Inhibition of Estrogen Receptor-Dependent Gene Transcription By a Designed Ligant.
Annual rept. 1 Jul 97-30 Jun 98
SCRIPPS CLINIC AND RESEARCH FOUNDATION LA JOLLA CA
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Antiestrogens, like tamoxifen, are currently being used for the treatment of many breast cancers, however, not without significant side effects. We proposed to use small molecules to inhibit binding of estrogen receptor to its DNA target sites, thereby blocking estrogen-responsive gene expression. We have shown that the small hairpin pyrroleimidazole polyamides can be effective inhibitors of gene transcription in living cells. As the first objective, pyrrole-imidazole polyamides will be synthesized to bind sequences adjacent to the estrogen response element and their binding affinity will be determined by quantitative DNase I footprint experiments. For objective two we will determine whether these polyamides inhibit binding of the estrogen receptor to its recognition sequence. In objective three it will be determined whether the polyamides inhibit gene expression in vivo. The laboratory of Peter Dervan has synthesized a polyamide that specifically recognizes the estrogen response element of the pS2 gene. We have shown by quantitave DNase I footprinting experiments that this polyamide binds its recognition site with high affinity and high specificity. We are currently investigating whether this polyamide inhibits binding of recombinant estrogen receptor in vitro. Future studies will focus on the inhibition of transcription of the pS2 gene in living cells by this polyamide.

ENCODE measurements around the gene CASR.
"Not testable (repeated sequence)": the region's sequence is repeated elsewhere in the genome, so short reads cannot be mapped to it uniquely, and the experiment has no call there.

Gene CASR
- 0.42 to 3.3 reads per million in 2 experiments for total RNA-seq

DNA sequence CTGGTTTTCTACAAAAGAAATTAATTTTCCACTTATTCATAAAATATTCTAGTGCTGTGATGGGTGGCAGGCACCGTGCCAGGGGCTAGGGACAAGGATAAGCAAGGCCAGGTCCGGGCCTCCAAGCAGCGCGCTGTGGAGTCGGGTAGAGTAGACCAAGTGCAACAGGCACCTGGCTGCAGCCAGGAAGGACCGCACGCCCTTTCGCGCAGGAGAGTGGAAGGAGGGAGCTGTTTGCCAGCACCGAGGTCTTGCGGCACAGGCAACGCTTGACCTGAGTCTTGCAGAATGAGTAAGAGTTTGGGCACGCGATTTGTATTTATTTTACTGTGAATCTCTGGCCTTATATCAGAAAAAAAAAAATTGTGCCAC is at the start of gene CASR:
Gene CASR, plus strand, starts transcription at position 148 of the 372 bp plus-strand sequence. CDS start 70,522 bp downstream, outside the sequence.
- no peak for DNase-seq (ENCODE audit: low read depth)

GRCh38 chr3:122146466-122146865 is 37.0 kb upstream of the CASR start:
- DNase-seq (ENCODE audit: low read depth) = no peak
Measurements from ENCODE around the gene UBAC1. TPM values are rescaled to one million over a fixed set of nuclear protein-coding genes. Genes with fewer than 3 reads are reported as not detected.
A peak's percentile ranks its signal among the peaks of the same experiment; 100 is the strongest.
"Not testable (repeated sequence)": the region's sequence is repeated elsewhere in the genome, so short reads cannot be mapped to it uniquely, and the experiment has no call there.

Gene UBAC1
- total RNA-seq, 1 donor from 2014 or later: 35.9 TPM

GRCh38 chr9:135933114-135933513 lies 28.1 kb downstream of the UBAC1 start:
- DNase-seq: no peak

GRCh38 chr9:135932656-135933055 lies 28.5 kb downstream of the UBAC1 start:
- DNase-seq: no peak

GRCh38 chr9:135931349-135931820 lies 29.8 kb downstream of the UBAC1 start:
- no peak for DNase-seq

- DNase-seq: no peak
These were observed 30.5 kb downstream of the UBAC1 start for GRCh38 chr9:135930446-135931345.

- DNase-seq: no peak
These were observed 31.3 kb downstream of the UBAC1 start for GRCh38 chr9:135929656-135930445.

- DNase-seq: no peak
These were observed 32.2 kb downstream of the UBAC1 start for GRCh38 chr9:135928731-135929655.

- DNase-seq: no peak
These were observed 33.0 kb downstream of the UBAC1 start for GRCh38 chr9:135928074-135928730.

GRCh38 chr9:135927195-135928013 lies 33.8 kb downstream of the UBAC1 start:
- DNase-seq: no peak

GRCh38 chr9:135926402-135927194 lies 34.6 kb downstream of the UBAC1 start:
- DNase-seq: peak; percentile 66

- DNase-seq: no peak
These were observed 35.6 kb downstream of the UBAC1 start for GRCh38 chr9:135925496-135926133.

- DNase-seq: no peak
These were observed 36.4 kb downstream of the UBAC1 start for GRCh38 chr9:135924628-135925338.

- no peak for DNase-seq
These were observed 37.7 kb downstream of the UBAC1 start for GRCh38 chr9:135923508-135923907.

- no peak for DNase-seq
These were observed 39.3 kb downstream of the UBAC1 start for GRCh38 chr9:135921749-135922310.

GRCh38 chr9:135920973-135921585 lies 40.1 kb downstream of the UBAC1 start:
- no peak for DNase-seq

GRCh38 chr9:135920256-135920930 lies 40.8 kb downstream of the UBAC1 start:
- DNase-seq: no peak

- Medicine and Medical Research